Therapy is hard work. It’s so much more that talking about your problems with the fantasy that at some point, they’re just going to go away! If you don’t have the skill set for recovery, for catching your breath, for resting the body that produces thought, you’re probably wise to stay on the surface and out of that body. But you won’t heal. That’s what twenty years and over a thousand clients have taught me. The path to your healing begins with the ability to find your ease. Relax. Continue Reading Relax! The Case for Taking It Easy as a Path to Mental Wellness
We are resourceful, creative creatures! And we can reclaim this holiday season for our own. We can defy the commercialism, the expectations of others, the din of the desperation surrounding us and instead use this time to heal, cultivating a deeper spiritual awareness, inner peace and joy. Continue Reading Ready for the Holidays?
Trauma takes us away from our bodies, and turns us into their harshest judges. The path towards healing and away from this dissociation must therefore reunite us with our physical selves…Yoga, from the Sanskrit meaning “to join, unite, or attach,” invites us to enter our bodies gradually, allowing energy that has become stuck to begin flowing once more. It is even good preparation for entering a deeper meditative state, and the two together are profoundly therapeutic in becoming more mindful, and more present. Continue Reading Trauma 101: Stepping Gently Into Your Body With Yoga
Meditation is a discipline. Sometimes, it gets to me. In this video, in which I am upstaged by my dogs, I give a little taste both of the effort I put towards sitting, and how easy it is for me to get distracted from focusing on the present. What is important for all of us to wrap our minds around is that, if you’re expecting your brain to cooperate and stop thinking, you will not succeed. You will get frustrated, and you will give up on an intervention that is free and requires no travel, taking 15-20 minutes out of your day. Continue Reading Trauma 101: Meditation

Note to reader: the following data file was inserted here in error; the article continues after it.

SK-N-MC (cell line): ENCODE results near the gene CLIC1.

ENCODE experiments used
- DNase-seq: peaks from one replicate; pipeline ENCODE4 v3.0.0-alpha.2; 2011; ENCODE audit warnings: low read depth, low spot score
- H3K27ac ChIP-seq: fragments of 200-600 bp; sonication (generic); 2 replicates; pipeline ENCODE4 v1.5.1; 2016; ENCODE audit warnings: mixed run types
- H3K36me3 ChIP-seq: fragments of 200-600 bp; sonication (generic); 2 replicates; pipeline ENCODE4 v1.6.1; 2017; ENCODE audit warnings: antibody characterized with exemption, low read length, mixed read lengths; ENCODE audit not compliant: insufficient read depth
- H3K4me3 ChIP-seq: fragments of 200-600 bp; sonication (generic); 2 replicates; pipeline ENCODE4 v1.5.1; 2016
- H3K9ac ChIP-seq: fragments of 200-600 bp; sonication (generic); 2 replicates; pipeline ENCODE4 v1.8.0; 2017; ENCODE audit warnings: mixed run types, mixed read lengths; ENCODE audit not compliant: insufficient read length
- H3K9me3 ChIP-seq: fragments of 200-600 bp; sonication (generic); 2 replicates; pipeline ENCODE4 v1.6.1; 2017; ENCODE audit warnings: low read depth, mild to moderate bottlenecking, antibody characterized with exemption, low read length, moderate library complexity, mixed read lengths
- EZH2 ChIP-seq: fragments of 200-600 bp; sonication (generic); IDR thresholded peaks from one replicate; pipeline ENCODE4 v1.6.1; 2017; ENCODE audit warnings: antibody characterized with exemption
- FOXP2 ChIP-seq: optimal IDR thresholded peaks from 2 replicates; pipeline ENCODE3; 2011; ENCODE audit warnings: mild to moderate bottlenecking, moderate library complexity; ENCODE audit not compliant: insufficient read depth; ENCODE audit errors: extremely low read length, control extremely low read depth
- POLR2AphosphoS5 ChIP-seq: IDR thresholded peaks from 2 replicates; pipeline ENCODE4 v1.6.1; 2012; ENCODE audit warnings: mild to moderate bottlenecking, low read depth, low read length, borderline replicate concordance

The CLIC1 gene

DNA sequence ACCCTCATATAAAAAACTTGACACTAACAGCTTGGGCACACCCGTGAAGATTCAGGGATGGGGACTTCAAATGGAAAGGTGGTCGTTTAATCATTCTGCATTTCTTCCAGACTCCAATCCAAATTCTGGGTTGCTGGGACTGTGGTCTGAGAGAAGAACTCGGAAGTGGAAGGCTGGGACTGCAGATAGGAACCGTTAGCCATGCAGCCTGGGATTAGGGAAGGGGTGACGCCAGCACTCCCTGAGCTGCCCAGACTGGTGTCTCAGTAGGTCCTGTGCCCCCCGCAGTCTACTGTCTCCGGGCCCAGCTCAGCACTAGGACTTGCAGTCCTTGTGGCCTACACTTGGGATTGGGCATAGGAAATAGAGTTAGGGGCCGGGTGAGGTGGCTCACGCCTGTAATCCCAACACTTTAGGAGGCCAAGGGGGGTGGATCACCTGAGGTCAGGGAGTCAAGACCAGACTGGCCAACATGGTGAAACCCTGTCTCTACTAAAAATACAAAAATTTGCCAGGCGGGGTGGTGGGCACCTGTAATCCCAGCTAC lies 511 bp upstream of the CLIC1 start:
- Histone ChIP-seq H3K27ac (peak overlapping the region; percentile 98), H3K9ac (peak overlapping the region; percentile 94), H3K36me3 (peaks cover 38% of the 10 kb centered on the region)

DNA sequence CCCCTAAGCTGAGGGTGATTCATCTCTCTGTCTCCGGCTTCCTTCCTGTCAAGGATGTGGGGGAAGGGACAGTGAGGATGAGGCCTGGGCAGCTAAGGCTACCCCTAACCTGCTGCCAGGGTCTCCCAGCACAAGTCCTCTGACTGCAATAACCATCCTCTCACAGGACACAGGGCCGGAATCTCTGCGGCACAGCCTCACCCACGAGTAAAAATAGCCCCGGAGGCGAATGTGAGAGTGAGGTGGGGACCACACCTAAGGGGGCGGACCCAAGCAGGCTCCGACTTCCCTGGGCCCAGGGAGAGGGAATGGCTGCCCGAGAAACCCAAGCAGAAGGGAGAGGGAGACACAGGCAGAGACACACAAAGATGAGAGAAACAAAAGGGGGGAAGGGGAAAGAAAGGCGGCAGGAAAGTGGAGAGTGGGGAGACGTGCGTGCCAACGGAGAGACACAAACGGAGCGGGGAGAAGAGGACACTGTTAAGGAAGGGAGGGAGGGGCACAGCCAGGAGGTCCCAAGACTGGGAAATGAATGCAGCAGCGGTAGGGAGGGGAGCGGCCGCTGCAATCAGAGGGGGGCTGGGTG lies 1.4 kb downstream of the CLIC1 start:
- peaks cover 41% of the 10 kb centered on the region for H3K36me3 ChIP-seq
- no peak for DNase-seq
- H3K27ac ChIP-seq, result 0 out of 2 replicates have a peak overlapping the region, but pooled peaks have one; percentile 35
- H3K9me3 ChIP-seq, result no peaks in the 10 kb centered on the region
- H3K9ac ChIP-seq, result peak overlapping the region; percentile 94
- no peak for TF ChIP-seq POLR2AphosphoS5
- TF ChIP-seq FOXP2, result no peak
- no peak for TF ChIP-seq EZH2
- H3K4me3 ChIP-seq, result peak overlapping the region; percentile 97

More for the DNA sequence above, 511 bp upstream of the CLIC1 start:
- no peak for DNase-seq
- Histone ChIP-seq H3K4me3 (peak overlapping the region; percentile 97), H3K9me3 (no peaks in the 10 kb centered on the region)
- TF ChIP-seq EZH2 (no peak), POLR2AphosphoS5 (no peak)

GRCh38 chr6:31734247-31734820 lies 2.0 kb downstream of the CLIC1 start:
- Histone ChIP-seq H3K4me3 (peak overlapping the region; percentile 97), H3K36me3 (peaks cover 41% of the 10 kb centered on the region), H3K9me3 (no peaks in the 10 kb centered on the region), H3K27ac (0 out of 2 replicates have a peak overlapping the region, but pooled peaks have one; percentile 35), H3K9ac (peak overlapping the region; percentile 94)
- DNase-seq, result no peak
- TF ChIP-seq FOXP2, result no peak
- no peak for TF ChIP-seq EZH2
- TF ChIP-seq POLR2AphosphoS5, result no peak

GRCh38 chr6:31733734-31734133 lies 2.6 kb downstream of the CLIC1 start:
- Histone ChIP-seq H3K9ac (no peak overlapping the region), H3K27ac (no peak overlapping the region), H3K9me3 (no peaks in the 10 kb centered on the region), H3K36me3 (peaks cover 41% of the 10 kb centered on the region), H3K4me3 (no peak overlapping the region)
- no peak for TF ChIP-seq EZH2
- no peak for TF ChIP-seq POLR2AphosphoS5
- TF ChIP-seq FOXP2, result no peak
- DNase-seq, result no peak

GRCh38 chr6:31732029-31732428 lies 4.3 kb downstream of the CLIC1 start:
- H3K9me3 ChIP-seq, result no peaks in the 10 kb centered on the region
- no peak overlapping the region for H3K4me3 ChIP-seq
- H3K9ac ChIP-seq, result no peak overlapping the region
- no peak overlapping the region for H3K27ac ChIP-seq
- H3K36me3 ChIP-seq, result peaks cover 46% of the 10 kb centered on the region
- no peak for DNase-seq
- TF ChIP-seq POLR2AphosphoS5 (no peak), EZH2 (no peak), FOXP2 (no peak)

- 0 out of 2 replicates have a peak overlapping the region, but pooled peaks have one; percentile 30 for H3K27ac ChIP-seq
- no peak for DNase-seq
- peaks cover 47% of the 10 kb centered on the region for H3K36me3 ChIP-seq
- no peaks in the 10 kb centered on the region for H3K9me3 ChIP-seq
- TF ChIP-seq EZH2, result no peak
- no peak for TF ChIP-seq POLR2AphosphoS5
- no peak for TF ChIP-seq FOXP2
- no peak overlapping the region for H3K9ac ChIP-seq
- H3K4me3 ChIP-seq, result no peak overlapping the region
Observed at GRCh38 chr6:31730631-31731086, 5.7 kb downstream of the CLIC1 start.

It was an awful day. I was young, barely employed as a door-to-door salesperson for cable (and really, who can’t sell cable! me!!!), and had just gotten my umpteenth rejection. The world reeked of malaise and despair… then I looked up, at the most wonderful evening sky. The skies in New Mexico are special, of… Continue Reading Trauma 101: Resourcing…Finding the Lip of the Pool Before You Dive Deep
This series has been an important step on my journey, but I have no conclusions as yet. Religions have been the cause of much pain, but within them are beautiful rituals of healing, the comfort of tribal belonging, and the daily practice of faith.One of the practices that speaks to me shows up in almost every religion, the cleansing power of water. Pagan circles celebrate is as the western quarter, carrying the gift of emotion and of change. Monotheistic religions, including Judaism and Christianity, place high importance on baptism and cleansing ritual baths. It is not surprising that so many of my clients with highly distressed nervous systems find a rare calm in their tubs. Continue Reading Religion and Healing: Final Thoughts